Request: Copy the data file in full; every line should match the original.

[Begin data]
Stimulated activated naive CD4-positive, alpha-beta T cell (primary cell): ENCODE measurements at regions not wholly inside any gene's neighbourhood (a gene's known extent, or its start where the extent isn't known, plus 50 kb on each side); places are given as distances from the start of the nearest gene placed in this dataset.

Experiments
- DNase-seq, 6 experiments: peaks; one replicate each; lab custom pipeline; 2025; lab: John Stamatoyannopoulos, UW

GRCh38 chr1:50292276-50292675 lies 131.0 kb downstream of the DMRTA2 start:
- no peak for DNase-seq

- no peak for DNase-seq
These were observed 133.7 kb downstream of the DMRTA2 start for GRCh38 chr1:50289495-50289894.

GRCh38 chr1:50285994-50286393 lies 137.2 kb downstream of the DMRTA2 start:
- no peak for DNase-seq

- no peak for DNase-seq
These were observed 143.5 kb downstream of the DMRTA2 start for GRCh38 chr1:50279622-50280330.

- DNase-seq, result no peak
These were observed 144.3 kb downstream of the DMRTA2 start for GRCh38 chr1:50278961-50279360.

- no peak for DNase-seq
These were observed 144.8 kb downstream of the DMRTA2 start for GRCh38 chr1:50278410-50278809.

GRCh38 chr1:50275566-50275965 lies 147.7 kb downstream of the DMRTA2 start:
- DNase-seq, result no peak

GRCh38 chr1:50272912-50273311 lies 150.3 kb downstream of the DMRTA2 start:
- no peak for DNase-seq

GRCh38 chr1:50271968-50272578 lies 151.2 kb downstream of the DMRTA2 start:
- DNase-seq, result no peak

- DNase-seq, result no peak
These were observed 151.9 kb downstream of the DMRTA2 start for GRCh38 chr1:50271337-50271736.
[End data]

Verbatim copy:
Stimulated activated naive CD4-positive, alpha-beta T cell (primary cell): ENCODE measurements at regions not wholly inside any gene's neighbourhood (a gene's known extent, or its start where the extent isn't known, plus 50 kb on each side); places are given as distances from the start of the nearest gene placed in this dataset.

Experiments
- DNase-seq, 6 experiments: peaks; one replicate each; lab custom pipeline; 2025; lab: John Stamatoyannopoulos, UW

GRCh38 chr1:50292276-50292675 lies 131.0 kb downstream of the DMRTA2 start:
- no peak for DNase-seq

- no peak for DNase-seq
These were observed 133.7 kb downstream of the DMRTA2 start for GRCh38 chr1:50289495-50289894.

GRCh38 chr1:50285994-50286393 lies 137.2 kb downstream of the DMRTA2 start:
- no peak for DNase-seq

- no peak for DNase-seq
These were observed 143.5 kb downstream of the DMRTA2 start for GRCh38 chr1:50279622-50280330.

- DNase-seq, result no peak
These were observed 144.3 kb downstream of the DMRTA2 start for GRCh38 chr1:50278961-50279360.

- no peak for DNase-seq
These were observed 144.8 kb downstream of the DMRTA2 start for GRCh38 chr1:50278410-50278809.

GRCh38 chr1:50275566-50275965 lies 147.7 kb downstream of the DMRTA2 start:
- DNase-seq, result no peak

GRCh38 chr1:50272912-50273311 lies 150.3 kb downstream of the DMRTA2 start:
- no peak for DNase-seq

GRCh38 chr1:50271968-50272578 lies 151.2 kb downstream of the DMRTA2 start:
- DNase-seq, result no peak

- DNase-seq, result no peak
These were observed 151.9 kb downstream of the DMRTA2 start for GRCh38 chr1:50271337-50271736.